Leave Egypt Behind
The Cairo Genizah—a treasure trove of Jewish history rediscovered by Solomon Schechter toward the end of the 19th century (43,000 fragments of which are housed in The Library of The Jewish Theological Seminary)—attests to the rich Jewish life that flourished in Egypt and beyond. Such testimony to the success and richness of the Egyptian Jewish community over many hundreds of years is especially surprising given the pronouncement of this week’s Torah reading, Parashat Shofetim. In legislating laws concerning the appointment of a king over Israel, Torah states emphatically, “He shall not keep many horses or send people back to Egypt to add to his horses, since the Lord has warned you, ‘You must not go back that way again’” (Deut. 17:16). How are we to relate to the Torah’s prohibition of returning to Egypt? Is this a blanket prohibition on living in the land of Egypt? Or is this legislation somehow restricted in a particular way?
Rabbi Samson Raphael Hirsch comments:
If this simply meant to forbid a return to Egypt, it would probably just have said it explicitly rather than placing an emphasis on the manner or way of the return . . . For in fact Egypt had been a land of refuge from Palestine from the earliest times of Jewish history. Abraham went down to Egypt because there was a famine in Palestine. For the same reason, Isaac was about to go there and was only restrained by direct instructions from God. Israel’s whole settlement in Egypt was only brought about by the famine in Palestine, which made the sons of Jacob go repeatedly to Egypt to buy food. So the natural fertility of the Egyptian soil gave Egypt an ascendant superiority over other countries and that made other countries, especially Palestine, appear dependent on them. Accordingly, the meaning of this verse is that you will not go from Palestine to Egypt as in the past to obtain from there any national necessities which your own land does not supply. You are not to make yourselves dependent on Egypt. (Commentary on Deuteronomy, 339)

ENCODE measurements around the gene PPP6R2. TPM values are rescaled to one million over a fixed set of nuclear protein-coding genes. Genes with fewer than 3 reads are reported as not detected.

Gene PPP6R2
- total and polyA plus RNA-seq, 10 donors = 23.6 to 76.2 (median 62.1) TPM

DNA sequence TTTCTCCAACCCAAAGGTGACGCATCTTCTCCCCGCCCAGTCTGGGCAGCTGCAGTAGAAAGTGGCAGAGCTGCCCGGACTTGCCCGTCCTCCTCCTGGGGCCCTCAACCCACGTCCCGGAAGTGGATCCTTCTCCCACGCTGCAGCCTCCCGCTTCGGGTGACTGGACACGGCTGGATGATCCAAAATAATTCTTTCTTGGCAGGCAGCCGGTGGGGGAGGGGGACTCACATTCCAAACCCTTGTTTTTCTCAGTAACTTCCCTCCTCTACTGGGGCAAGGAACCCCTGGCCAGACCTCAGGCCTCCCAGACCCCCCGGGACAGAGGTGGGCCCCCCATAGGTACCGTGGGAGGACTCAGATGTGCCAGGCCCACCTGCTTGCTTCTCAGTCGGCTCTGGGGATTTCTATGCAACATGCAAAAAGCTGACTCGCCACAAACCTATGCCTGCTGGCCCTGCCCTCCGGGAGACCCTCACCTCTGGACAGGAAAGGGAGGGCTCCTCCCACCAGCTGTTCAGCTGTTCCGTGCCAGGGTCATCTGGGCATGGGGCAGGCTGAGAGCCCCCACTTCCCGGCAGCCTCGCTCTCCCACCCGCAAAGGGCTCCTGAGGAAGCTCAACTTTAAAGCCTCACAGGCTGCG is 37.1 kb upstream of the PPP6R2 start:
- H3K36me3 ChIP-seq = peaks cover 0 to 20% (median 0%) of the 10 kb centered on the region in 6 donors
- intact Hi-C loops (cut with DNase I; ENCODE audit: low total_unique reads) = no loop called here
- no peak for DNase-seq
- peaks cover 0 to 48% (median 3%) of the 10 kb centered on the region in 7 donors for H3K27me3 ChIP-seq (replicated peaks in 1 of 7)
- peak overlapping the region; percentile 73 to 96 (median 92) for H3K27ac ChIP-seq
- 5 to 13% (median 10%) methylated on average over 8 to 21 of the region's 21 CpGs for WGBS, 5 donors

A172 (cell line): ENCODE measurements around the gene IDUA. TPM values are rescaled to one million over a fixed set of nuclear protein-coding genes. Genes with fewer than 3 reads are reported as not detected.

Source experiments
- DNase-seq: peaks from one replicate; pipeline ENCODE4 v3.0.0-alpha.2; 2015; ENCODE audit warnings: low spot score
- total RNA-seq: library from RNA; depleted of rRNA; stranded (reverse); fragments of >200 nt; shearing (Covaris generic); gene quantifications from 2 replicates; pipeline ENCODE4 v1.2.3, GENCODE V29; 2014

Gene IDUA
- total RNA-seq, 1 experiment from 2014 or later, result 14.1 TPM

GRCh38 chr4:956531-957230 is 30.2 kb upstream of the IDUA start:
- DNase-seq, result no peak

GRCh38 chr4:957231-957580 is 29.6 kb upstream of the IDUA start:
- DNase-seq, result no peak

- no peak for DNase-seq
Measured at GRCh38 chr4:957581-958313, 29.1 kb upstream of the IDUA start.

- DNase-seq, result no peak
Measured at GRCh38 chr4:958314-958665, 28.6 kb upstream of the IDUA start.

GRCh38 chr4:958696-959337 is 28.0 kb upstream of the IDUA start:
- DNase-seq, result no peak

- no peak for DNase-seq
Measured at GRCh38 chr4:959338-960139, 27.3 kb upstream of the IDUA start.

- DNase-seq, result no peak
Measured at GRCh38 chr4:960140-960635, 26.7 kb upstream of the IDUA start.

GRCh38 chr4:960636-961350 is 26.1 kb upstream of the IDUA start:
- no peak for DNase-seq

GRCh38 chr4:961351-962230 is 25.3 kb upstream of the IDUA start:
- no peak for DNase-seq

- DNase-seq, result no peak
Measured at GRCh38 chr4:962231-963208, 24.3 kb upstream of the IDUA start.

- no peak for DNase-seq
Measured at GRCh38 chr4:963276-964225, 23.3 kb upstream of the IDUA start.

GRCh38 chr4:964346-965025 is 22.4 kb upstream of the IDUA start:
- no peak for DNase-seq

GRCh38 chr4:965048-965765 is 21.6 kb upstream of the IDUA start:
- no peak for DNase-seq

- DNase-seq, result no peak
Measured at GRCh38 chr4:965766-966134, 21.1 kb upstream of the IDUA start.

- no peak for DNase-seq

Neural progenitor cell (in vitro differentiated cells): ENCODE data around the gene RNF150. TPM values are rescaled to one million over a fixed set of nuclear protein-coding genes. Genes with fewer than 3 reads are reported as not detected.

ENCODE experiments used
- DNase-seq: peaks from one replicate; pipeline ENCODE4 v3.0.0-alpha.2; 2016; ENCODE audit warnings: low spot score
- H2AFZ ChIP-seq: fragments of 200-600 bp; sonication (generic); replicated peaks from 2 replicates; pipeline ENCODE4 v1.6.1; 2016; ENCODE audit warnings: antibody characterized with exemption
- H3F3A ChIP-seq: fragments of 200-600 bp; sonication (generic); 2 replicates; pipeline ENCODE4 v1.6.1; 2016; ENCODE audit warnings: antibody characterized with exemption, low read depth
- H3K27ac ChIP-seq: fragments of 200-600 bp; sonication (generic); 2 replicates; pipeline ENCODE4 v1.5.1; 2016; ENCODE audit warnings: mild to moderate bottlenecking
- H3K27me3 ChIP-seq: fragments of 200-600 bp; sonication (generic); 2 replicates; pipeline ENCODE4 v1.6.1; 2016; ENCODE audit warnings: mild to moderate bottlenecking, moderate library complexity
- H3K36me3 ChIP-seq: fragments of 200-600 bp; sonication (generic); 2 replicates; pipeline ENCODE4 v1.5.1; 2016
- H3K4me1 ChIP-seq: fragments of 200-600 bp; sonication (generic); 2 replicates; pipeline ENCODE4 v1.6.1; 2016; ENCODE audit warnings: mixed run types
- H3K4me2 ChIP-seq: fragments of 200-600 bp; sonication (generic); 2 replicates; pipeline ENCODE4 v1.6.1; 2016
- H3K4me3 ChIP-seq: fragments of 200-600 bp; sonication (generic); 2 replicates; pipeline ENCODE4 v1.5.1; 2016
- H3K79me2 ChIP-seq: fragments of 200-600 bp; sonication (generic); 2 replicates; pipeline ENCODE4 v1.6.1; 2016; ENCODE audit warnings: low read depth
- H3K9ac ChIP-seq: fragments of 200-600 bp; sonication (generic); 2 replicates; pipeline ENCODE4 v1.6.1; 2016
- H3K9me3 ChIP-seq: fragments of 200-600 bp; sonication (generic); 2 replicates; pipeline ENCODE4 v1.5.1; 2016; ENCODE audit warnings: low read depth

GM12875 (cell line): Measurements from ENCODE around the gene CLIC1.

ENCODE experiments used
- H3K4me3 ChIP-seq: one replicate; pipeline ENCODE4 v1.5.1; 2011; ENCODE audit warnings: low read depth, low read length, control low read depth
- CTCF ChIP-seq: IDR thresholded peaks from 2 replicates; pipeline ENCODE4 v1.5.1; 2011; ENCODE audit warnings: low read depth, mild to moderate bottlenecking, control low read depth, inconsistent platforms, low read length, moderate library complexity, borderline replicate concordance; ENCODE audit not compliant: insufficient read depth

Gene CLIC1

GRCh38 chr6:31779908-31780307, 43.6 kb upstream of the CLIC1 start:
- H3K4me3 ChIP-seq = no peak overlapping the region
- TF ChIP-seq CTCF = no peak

Torah then does not concern itself with the possibility of renewed Jewish settlement in Egypt. The biblical concern within the context of the Israelite king revolves around the quality of the relationship between Israel and Egypt. As the Israelites march toward freedom in their own Land, they are cautioned about the fragility of their status. They are now free, and that freedom cannot be taken for granted. They are forbidden from returning to the same power dynamic—that is to say, they may not once again become dependent on Egypt. From this moment forward, they must demonstrate their economic and political independence. And more than that, Israelite dependence is on God—not on any human construct. By protecting their newfound status and nurturing their relationship with God and Torah, the Israelites ensure that they will never again return to the shackles of Egyptian slavery. One cannot think of a more important message as we enter the month of Elul—preparing for our sacred reunion with God, Torah, and community.
The publication and distribution of A Taste of Torah are made possible by a generous grant from Sam and Marilee Susi.